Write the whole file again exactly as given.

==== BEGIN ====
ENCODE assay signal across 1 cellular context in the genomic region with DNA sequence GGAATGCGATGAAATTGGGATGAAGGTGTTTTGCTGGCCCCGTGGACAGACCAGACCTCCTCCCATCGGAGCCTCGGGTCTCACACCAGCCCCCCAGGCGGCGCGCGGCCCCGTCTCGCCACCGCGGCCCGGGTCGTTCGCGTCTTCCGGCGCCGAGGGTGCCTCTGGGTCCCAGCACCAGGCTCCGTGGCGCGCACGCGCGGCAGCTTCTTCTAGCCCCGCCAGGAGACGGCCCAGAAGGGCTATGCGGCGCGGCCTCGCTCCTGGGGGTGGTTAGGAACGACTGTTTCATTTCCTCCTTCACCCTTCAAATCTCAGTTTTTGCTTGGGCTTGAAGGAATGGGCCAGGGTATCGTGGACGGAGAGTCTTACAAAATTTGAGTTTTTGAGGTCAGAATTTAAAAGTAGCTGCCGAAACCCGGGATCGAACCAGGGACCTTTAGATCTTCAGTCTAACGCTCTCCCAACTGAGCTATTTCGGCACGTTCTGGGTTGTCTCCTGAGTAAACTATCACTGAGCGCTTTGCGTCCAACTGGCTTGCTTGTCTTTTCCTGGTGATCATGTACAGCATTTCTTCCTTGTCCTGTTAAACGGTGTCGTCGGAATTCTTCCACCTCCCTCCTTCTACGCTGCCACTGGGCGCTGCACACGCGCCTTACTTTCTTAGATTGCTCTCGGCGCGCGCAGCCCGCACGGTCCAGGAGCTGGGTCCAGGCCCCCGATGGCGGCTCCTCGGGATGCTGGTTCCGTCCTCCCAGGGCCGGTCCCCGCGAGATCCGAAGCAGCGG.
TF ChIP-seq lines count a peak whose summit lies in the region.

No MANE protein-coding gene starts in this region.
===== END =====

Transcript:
ENCODE assay signal across 1 cellular context in the genomic region with DNA sequence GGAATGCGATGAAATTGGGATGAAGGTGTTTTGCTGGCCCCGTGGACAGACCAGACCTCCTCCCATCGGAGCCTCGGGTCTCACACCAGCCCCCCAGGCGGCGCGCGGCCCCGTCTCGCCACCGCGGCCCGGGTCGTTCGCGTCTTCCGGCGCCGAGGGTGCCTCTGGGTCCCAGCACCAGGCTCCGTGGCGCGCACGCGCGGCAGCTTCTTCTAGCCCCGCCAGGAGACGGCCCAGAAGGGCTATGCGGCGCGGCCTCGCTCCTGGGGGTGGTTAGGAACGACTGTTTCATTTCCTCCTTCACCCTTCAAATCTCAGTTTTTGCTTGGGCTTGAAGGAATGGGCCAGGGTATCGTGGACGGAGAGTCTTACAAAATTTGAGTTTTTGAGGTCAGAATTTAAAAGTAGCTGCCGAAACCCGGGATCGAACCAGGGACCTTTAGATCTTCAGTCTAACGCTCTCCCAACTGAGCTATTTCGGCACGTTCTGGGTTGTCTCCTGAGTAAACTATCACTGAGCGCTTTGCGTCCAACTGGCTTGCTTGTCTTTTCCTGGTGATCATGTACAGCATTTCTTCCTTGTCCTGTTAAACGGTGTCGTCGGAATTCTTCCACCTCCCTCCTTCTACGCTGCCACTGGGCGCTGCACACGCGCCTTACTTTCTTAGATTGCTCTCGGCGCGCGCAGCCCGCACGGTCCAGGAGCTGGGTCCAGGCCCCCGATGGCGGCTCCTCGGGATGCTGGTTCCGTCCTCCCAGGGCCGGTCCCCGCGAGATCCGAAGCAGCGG.
TF ChIP-seq lines count a peak whose summit lies in the region.

No MANE protein-coding gene starts in this region.